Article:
While you might not be familiar with the term “cephalopod”, you are probably familiar with some of the animals that fall into this category of highly specialized mollusks. In this article, we’ll be looking at 12 different examples of cephalopods. Check out this article to learn about the four main types of cephalopods.
But first, let’s define cephalopod.
What is a cephalopod?
The word for cephalopod in greek means “feet-head”. This group of invertebrates has arms or tentacles attached to their head, officially referred to as mantle. They are strictly marine organisms and therefore can only be found in saltwater. They are regarded as the most intelligent invertebrates and there have been several studies dedicated to exploring cephalopod intelligence. In fact, octopuses have several brains!
Cephalopods tend to be excellent hunters, using fast moving strikes of their arms and tentacles to ambush their prey. In presence of a threat, all but the nautiluses may expel a thick cloud of dark ink to distract predators. This has earned them the name “inkfish” with fishermen.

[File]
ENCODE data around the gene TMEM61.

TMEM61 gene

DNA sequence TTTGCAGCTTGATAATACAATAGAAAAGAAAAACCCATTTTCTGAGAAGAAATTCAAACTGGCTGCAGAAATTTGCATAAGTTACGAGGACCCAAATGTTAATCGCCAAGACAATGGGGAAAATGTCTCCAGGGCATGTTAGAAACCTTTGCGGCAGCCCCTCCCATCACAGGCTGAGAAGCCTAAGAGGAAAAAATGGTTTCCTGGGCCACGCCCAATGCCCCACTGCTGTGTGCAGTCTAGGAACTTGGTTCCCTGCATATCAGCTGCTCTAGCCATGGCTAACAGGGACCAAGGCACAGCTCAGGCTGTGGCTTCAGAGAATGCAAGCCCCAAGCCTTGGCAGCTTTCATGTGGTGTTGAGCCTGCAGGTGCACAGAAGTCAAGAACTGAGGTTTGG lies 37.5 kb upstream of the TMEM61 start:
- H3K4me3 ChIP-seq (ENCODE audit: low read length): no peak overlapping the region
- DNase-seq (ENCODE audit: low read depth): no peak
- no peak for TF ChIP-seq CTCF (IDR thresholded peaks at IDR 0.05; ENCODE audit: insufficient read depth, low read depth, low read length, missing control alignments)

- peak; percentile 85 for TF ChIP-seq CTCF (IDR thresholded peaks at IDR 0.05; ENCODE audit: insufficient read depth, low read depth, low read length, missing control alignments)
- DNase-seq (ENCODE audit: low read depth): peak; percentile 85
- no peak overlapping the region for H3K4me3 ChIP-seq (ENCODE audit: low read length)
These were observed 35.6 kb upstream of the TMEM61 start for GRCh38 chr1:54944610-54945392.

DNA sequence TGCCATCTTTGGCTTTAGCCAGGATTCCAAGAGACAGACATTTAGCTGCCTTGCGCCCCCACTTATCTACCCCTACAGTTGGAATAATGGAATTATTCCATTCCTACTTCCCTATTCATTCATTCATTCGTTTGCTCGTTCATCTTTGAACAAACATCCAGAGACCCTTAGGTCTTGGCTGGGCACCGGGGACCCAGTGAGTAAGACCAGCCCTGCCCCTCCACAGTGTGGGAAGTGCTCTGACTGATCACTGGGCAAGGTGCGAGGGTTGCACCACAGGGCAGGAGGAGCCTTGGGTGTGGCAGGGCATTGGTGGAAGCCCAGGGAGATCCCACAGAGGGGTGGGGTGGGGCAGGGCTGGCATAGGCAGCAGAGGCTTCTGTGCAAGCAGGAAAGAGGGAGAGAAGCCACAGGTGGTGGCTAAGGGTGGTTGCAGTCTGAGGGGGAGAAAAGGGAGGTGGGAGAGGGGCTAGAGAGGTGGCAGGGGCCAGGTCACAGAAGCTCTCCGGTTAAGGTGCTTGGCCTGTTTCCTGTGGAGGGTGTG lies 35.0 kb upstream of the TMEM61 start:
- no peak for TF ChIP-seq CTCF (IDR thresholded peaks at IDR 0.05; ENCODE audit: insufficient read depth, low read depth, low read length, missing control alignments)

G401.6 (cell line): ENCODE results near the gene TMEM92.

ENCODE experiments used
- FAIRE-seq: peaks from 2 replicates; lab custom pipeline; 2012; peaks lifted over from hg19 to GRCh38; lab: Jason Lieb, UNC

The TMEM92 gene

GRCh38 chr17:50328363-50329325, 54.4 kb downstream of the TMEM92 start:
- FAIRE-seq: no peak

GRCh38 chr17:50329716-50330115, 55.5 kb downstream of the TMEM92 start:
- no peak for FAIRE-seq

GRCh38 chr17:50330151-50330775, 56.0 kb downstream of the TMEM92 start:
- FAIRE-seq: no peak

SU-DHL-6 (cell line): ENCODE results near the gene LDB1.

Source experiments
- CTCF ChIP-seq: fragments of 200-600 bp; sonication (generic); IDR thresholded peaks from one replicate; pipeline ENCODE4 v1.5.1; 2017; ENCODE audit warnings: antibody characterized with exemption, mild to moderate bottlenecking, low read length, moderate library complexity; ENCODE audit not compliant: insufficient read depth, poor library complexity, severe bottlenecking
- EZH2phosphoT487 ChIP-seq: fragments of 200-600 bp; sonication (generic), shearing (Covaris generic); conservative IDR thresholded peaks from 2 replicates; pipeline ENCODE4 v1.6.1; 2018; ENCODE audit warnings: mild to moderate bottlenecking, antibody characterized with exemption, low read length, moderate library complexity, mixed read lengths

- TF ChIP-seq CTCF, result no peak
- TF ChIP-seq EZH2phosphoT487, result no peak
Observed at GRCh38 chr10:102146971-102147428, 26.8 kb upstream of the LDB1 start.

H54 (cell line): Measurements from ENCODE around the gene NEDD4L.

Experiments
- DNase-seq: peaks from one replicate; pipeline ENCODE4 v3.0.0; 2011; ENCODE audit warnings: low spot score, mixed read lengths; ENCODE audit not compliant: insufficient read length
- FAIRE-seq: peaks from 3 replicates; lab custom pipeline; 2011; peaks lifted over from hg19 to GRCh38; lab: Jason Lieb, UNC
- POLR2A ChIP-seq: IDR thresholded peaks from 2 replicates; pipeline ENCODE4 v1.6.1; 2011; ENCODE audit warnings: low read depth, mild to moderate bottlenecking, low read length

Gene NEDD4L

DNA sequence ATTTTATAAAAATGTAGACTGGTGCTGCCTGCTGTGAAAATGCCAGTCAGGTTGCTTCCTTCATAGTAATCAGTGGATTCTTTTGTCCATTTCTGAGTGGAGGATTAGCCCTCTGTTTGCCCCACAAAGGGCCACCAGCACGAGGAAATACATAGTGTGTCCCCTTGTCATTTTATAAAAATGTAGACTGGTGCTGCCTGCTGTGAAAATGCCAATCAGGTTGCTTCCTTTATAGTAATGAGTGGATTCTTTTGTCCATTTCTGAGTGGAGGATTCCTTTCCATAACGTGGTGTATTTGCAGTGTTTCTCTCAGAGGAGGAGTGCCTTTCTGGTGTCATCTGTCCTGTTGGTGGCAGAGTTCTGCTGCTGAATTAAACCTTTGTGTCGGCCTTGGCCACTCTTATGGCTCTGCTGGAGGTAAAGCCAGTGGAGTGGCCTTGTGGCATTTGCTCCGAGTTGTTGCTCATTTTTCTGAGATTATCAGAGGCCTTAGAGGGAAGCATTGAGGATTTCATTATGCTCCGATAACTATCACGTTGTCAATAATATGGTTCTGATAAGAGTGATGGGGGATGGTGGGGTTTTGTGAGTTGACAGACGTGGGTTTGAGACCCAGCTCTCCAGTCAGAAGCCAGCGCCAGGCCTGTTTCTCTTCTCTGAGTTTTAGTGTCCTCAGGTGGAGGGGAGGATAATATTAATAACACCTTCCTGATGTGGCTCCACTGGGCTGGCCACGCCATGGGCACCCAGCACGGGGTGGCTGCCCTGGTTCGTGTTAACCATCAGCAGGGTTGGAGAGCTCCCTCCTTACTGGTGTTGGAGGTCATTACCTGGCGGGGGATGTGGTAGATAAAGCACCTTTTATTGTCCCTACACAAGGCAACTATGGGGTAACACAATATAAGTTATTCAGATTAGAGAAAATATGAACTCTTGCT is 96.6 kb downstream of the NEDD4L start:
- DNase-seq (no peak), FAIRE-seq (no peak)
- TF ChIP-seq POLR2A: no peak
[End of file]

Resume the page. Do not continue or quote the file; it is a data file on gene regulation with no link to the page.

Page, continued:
These incredible animals are also masters in camouflage and can change their colors and patterns to expertly blend in with their surroundings. Some have such good control over their ability to change colors that they can change on only one portion of their body, displaying two or more different patterns at a time.
With that being said, let’s have a look at a list of cephalopods!
12 Examples of cephalopods
1. Giant Pacific octopus (Enteroctopus dofleini)
The Giant Pacific octopus gets its name for its large size as well as their distribution within the northern Pacific ocean. They tend to grow up to ~35 pounds with an arm span of around 14 feet, however some very large individuals have weighed over 100 pounds and had arm spans of nearly 20 feet. While they can change colors, they are well known for being shades of deep red or orange.
2. Humboldt squid (Dosidicus gigas)